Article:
Design & operation

    The Whoop 4.0 is a fitness tracker—and really only that. There are (practically) no notifications, no music control, and not even a display for the time. But the tracker has other strengths—and thanks to the flexible accessory system, the tracker can be attached to the body more flexibly than almost any other.


    Pros:

    • Chic design with many options.
    • High-quality, robust workmanship.
    • Comfortable to wear 24/7.

    Cons:

    • Light fabric wristbands are difficult to clean.

    The actual Whoop tracker is about the size of a postage stamp and about half an inch thick. There are attachment points on both sides of the tracker for the manufacturer's accessory kit. The wristbands can be swapped in a few seconds. On a positive note, the tracker is completely protected by the wristband and clasp when worn on the wrist.

    Whoop 4.0
    On the wrist, the Whoop 4.0 is completely wrapped in the wristband and clasp and thus well protected / © nextpit

    Included is a black wristband, which you can use to attach the tracker to your wrist. You can get numerous stylish wristband alternatives between $40 and $99. We also tested the Ice (light blue) and Arctic (white) versions, which look really chic. However, keep in mind that the light-colored straps will suffer over time if you like to dig in dust and mud.

    This is where the alternative wearing solutions are helpful. The wristbands, for example, are also available in a longer version so that you can wear the tracker on your upper arm. This is not only practical if you often get your hands dirty, but also for sports that put a lot of strain on the wrists.

    When doing push-ups and the like, the accuracy of the optical pulse measurement often suffers at the wrist, as the blood flow at the wrist is no longer unhindered.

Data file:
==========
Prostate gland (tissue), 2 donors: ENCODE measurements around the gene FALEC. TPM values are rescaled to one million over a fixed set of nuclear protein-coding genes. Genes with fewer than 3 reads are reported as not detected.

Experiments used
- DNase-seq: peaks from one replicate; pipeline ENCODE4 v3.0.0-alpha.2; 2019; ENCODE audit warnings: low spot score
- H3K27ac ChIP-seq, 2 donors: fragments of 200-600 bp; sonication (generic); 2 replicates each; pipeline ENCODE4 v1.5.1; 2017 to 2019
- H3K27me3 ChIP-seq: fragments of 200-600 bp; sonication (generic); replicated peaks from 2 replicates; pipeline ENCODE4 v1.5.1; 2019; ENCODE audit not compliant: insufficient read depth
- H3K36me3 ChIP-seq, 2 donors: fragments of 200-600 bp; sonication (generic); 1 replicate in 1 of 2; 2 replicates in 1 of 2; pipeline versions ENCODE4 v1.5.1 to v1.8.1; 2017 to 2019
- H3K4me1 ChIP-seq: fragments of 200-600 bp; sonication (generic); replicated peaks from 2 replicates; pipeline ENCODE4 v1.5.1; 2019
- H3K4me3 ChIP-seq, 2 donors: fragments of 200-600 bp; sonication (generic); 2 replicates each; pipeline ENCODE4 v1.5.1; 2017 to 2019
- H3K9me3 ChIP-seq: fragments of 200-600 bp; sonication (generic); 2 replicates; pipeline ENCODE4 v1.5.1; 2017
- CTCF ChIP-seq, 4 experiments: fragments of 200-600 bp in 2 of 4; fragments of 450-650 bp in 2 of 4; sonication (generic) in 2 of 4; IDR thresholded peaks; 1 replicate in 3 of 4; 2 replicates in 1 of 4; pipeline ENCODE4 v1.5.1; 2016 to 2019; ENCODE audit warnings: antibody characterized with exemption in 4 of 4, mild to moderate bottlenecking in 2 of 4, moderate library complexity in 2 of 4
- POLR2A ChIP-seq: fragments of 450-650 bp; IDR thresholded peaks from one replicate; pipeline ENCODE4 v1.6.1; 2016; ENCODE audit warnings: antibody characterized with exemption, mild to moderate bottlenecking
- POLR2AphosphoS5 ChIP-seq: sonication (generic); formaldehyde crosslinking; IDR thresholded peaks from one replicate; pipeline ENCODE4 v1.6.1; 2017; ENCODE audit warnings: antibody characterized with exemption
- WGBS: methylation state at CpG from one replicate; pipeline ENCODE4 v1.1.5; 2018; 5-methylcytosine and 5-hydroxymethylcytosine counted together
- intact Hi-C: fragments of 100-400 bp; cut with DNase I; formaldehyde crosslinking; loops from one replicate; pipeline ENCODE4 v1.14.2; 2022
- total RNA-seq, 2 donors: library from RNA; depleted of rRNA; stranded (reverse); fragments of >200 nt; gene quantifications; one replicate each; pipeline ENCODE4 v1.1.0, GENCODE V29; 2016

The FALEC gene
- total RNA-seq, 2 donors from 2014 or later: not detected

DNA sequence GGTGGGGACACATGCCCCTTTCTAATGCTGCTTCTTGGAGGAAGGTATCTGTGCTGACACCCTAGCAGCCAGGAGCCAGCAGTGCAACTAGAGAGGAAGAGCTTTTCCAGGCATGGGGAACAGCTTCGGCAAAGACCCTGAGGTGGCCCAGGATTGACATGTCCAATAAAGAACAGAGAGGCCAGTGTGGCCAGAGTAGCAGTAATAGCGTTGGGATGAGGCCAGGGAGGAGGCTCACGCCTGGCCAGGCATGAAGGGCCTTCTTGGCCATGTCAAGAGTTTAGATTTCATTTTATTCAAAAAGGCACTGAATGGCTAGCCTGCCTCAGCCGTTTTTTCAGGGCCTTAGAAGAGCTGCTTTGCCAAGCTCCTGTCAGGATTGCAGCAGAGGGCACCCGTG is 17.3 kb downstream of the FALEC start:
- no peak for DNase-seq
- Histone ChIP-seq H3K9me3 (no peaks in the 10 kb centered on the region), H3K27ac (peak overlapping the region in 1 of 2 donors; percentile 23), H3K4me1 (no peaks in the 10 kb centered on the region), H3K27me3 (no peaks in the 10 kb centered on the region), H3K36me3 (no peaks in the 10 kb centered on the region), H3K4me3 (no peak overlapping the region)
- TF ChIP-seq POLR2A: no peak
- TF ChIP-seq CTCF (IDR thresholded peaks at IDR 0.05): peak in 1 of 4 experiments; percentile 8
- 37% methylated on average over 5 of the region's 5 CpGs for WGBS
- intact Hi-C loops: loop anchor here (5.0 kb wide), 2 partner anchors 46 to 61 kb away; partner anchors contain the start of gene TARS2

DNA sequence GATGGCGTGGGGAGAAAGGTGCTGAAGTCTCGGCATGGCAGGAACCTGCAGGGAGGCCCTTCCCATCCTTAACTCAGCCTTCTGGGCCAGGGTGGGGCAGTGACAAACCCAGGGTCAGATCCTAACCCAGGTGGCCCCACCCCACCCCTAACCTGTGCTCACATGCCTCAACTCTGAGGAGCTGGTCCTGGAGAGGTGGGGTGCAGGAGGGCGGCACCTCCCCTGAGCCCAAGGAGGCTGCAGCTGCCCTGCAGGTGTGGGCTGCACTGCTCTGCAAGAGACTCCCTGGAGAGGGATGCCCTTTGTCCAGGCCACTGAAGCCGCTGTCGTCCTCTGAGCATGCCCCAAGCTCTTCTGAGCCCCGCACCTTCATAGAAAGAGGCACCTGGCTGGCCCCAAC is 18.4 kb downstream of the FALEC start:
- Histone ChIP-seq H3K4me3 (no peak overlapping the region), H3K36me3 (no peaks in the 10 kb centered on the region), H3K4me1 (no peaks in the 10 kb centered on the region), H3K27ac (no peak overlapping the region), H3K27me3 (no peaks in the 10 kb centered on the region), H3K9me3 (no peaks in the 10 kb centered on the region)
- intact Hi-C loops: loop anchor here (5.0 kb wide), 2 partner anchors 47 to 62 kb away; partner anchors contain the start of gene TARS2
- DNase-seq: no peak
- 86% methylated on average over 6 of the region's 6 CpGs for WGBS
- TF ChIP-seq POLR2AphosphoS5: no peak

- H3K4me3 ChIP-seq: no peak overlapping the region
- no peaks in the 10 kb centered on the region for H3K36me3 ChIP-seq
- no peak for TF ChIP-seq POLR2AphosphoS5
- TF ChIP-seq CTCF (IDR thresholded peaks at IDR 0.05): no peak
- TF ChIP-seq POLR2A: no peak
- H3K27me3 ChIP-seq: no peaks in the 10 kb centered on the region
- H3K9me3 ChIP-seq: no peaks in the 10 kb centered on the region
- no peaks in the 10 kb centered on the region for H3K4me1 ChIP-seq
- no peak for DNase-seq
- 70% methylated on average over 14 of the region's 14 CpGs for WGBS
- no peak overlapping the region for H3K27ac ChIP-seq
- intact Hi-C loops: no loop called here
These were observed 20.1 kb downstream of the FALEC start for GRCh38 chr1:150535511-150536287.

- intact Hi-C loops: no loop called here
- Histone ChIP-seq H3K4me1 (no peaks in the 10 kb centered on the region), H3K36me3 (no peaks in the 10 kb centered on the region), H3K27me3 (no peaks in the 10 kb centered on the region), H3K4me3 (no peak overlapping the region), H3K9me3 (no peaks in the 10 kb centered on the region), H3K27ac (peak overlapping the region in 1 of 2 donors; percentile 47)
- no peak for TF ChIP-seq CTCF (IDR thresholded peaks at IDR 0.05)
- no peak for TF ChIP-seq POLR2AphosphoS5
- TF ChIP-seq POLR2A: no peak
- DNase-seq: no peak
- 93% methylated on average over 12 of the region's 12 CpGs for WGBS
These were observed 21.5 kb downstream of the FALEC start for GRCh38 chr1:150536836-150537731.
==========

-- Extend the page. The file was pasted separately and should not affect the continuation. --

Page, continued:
Whoop 4.0
    The Whoop 4.0's wristband doesn't stay this pristine for long / © nextpit

    There's not much to say about the operation itself. The fitness tracker really only does what the name promises - namely tracking. There is no display, so you have to do without functions like notifications, music control, etc.—or rather, you can because you have complete peace and quiet.

    The only interaction is that the tracker lights up your wrist with a double tap. Green means more than 50 percent battery, while orange and red mean that the battery is running low.

    Finally, a vibration motor is integrated into the casing. Its only task is to wake you up, either at a set time or with the help of the so-called Sleep Coach within a period that matches your sleep phases as closely as possible. Since I voluntarily don't give up a minute of my sleep, I only tested the sleep phase alarm once—it works anyway.

    Whoop 4.0
    On the left above the pulse sensor, you can see the LED that shows the battery level on your wrist / © nextpit

    Tracking & Sensors

    The Whoop 4.0 offers a compelling array of sensors and condenses the data into two primary metrics: Exertion and Recovery, which you can then use to get specific recommendations for your workout.


    Pros:

    • Successful and accurate tracking functions.
    • Long-term tracking and comprehensive evaluations.

    Cons:

    • Few options for correlating data.
    • Closed ecosystem.

    The Whoop 4.0 has an optical sensor on the bottom with a total of five LEDs: three green, one red and one infrared. Four photodiodes analyze the reflected light and thus determine heart rate, heart rate variability and blood oxygen saturation. The manufacturer also installs a thermometer for the skin temperature in the Whoop 4.0.